void bast ards

In space, no one can hear you swear…

XBox: The Official Magazine - - START - Robin Valen­tine pub­lisher blue manchu De­vel­oper blue manchu ETA Early 2019

It’s cer­tainly an at­ten­tion-grab­bing ti­tle, eh? But what should re­ally pique your in­ter­est is the tal­ent be­hind it. De­vel­oper Blue Manchu is headed up by Jonathan Chey, co-founder of Ir­ra­tional Games and one of the key minds be­hind clas­sics like BioShock and Sys­tem Shock 2.

This sci-fi ‘strat­egy-shooter’ am­bi­tiously aims to “take the

Shock lin­eage into new ter­ri­tory”. The­mat­i­cally, it seems more on the Sys­tem end of things, with the ac­tion tak­ing place aboard derelict space­ships full of volatile mu­tants, hos­tile se­cu­rity ro­bots and malev­o­lent ar­ti­fi­cial in­tel­li­gences.

Tasked with mak­ing your way across a dan­ger­ous neb­ula, you must plan your jour­ney on the starmap by mov­ing from wreck to wreck. At each, you can scope out the ship’s lay­out and plan your ap­proach, not­ing what nas­ties and haz­ards lurk within, and how you might turn the var­i­ous au­to­mated sys­tems aboard to your ad­van­tage.

From here, you em­bark for some first-per­son ex­plo­ration and, in­evitably, com­bat, as you make your way through the cor­ri­dors steal­ing any­thing that isn’t nailed down. Putting your plans into ac­tion, you might sneak to the ship’s gen­er­a­tor and switch off the power, de­ac­ti­vat­ing the au­to­mated de­fences but plung­ing you into dark­ness. Or per­haps it’s bet­ter to leave the lights on, and fight your way to the se­cu­rity mod­ule to shut those de­fences down man­u­ally, al­low­ing you to still use other sys­tems – such as the air­locks and elec­tronic doors – to mess with your en­e­mies.

In bat­tle, you play one of an end­less suc­ces­sion of con­demned con­victs, each with their own in­di­vid­ual perks and hin­drances that al­ter how they play, from faster reload­ing, to colour­blind­ness, to un­usual short­ness. When one dies, they’re gone for­ever, though there’s al­ways an­other to re­place them. But keep them alive, and you can al­ter their traits over time, adding new ones you like and eras­ing old ones you don’t.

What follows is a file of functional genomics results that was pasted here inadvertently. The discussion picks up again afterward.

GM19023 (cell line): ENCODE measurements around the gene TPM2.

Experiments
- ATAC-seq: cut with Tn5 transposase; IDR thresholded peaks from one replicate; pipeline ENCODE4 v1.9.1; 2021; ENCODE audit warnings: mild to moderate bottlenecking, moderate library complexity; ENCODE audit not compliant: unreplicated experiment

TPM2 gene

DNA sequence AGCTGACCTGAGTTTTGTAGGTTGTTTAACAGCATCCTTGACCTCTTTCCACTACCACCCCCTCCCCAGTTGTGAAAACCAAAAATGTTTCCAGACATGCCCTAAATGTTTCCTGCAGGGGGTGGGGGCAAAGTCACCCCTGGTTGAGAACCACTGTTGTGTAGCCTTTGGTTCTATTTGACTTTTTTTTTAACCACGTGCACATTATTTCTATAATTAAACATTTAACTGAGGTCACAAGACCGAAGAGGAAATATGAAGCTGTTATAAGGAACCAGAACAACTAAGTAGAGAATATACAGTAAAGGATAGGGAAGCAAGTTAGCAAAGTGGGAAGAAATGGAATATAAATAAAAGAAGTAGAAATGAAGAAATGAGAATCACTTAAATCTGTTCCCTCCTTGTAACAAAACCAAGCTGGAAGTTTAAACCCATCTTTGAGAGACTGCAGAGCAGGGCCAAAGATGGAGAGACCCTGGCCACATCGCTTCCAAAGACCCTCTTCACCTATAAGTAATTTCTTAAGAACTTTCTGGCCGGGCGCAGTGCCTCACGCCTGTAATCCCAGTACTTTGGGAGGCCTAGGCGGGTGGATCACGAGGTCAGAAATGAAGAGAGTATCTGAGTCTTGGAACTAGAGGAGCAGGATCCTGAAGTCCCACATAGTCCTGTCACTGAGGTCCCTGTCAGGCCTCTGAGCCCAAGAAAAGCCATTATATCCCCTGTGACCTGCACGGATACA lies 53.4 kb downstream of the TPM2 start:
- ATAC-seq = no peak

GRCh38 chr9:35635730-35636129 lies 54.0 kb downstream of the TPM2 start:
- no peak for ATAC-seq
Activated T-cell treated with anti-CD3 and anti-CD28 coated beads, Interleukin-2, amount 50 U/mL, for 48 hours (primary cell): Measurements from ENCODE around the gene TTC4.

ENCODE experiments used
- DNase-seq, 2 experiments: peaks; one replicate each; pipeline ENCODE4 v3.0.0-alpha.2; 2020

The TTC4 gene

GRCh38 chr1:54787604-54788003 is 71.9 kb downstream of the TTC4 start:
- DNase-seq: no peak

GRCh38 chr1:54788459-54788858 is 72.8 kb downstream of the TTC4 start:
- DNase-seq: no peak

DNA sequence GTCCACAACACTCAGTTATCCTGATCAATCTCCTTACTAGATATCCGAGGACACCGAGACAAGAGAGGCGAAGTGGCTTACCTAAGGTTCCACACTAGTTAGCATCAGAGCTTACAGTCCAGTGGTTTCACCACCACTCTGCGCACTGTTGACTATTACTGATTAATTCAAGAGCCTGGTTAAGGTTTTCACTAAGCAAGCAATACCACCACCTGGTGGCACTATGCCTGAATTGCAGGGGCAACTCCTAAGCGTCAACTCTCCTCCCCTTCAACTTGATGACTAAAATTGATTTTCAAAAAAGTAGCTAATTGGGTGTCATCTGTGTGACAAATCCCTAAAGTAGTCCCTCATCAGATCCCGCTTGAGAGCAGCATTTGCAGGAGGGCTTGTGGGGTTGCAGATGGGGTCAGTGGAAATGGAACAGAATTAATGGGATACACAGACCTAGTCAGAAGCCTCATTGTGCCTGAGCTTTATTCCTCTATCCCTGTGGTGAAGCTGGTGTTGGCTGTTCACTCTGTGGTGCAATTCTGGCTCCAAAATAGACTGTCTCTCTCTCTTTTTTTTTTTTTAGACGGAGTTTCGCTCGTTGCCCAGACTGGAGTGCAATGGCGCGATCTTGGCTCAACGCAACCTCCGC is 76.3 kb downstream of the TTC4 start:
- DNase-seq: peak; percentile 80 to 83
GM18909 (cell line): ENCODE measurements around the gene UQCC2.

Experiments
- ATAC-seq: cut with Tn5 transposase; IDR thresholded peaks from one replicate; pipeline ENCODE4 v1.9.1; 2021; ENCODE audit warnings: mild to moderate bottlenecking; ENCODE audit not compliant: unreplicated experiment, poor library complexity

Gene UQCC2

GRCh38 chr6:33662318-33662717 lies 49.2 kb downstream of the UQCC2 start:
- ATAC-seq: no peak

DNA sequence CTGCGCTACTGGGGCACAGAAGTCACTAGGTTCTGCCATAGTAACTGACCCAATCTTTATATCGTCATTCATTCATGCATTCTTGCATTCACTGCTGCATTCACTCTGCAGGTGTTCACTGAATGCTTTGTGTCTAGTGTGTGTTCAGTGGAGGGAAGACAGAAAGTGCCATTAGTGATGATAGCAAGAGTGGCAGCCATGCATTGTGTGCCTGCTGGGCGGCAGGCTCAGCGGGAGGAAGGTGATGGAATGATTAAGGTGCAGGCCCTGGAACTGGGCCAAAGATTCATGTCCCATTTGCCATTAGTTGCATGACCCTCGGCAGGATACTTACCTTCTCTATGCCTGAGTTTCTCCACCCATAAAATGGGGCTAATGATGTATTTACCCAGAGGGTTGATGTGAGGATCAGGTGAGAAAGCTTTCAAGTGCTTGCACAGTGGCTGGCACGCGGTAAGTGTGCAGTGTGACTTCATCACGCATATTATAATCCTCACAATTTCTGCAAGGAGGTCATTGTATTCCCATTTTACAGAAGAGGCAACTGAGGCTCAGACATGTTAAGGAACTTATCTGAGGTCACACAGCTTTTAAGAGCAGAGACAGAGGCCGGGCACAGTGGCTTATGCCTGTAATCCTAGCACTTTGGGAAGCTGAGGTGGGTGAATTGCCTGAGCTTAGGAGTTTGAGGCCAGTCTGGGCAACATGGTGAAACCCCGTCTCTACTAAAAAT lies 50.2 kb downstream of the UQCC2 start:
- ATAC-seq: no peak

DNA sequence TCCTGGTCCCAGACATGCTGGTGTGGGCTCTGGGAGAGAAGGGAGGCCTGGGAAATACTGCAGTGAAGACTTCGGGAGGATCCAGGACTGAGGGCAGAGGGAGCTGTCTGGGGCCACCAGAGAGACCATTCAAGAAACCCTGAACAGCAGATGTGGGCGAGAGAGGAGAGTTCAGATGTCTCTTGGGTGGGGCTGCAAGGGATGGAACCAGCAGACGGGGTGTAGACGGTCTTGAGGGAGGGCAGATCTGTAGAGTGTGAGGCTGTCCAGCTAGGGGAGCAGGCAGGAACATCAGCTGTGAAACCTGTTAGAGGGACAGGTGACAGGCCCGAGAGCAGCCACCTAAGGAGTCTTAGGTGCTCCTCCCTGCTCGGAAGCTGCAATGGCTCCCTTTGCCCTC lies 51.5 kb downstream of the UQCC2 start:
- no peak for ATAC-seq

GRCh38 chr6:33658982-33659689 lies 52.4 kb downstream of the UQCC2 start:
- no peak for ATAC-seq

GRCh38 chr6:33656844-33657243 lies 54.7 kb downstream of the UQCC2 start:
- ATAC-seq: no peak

Even if your ca­su­alty rate is high, you won’t find your­self fall­ing be­hind – all the tools, weapons, and up­grades you’ve crafted from re­sources found aboard the dere­licts carry over be­tween char­ac­ters, en­sur­ing you’re al­ways mak­ing progress through the pro­ce­du­rally-gen­er­ated cam­paign. Among the gad­gets ready to be jury-rigged to­gether are dis­tract­ing cat-bots, poi­son darts, guns that shoot rifts in space and time, and all man­ner of un­pre­dictable ex­plo­sives – an arse­nal rife with both strate­gic pos­si­bil­i­ties, as well as chances to cause chaos.

De­vel­oper Blue Manchu is keen to em­pha­sise that player choice is king in Void Bas­tards. Ex­pect no hand­hold­ing – it’s com­pletely up to you how you tackle each ship, and to set your own goals on the starmap.

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The comic book-in­spired art style is im­me­di­ately strik­ing, too, paint­ing space in bold, neon colours. En­e­mies are ren­dered as flat 2D sprites, cre­at­ing an ef­fect pleas­ingly rem­i­nis­cent of the orig­i­nal Doom, while the 3D en­vi­ron­ments are brought to life with stark cel-shad­ing. Adding to the at­mos­phere is your chatty AI com­pan­ion BACS, voiced with per­fect fussi­ness by Ke­van Bright­ing, known for his role as the Nar­ra­tor in PC game The Stan­ley Para­ble. Like what you see? The good news is, you don’t have long to wait – Void Bas­tards is com­ing in early 2019, and it’ll be on Xbox Games Pass as soon as it launches, too. ■

“De­vel­oper Blue Manchu is keen to em­pha­sise that player choice is king”

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